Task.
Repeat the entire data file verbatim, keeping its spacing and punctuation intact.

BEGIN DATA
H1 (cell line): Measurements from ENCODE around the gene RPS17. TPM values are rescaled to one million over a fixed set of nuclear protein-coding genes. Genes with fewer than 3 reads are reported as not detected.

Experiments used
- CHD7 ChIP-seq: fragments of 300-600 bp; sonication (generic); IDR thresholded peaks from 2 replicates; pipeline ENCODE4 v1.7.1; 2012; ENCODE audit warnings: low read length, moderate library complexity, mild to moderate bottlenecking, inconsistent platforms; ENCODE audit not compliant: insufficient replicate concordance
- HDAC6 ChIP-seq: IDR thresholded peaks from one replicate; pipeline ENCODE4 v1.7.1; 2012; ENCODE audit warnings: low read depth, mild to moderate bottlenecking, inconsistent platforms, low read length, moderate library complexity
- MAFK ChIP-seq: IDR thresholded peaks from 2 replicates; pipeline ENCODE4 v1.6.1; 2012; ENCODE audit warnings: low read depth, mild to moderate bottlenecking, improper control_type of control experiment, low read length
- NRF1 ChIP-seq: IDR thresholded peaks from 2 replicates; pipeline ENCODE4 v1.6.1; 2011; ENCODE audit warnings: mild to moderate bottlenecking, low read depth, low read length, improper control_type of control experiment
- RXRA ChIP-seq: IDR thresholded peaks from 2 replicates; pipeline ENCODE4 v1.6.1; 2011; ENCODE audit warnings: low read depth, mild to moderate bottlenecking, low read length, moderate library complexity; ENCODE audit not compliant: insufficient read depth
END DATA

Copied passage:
H1 (cell line): Measurements from ENCODE around the gene RPS17. TPM values are rescaled to one million over a fixed set of nuclear protein-coding genes. Genes with fewer than 3 reads are reported as not detected.

Experiments used
- CHD7 ChIP-seq: fragments of 300-600 bp; sonication (generic); IDR thresholded peaks from 2 replicates; pipeline ENCODE4 v1.7.1; 2012; ENCODE audit warnings: low read length, moderate library complexity, mild to moderate bottlenecking, inconsistent platforms; ENCODE audit not compliant: insufficient replicate concordance
- HDAC6 ChIP-seq: IDR thresholded peaks from one replicate; pipeline ENCODE4 v1.7.1; 2012; ENCODE audit warnings: low read depth, mild to moderate bottlenecking, inconsistent platforms, low read length, moderate library complexity
- MAFK ChIP-seq: IDR thresholded peaks from 2 replicates; pipeline ENCODE4 v1.6.1; 2012; ENCODE audit warnings: low read depth, mild to moderate bottlenecking, improper control_type of control experiment, low read length
- NRF1 ChIP-seq: IDR thresholded peaks from 2 replicates; pipeline ENCODE4 v1.6.1; 2011; ENCODE audit warnings: mild to moderate bottlenecking, low read depth, low read length, improper control_type of control experiment
- RXRA ChIP-seq: IDR thresholded peaks from 2 replicates; pipeline ENCODE4 v1.6.1; 2011; ENCODE audit warnings: low read depth, mild to moderate bottlenecking, low read length, moderate library complexity; ENCODE audit not compliant: insufficient read depth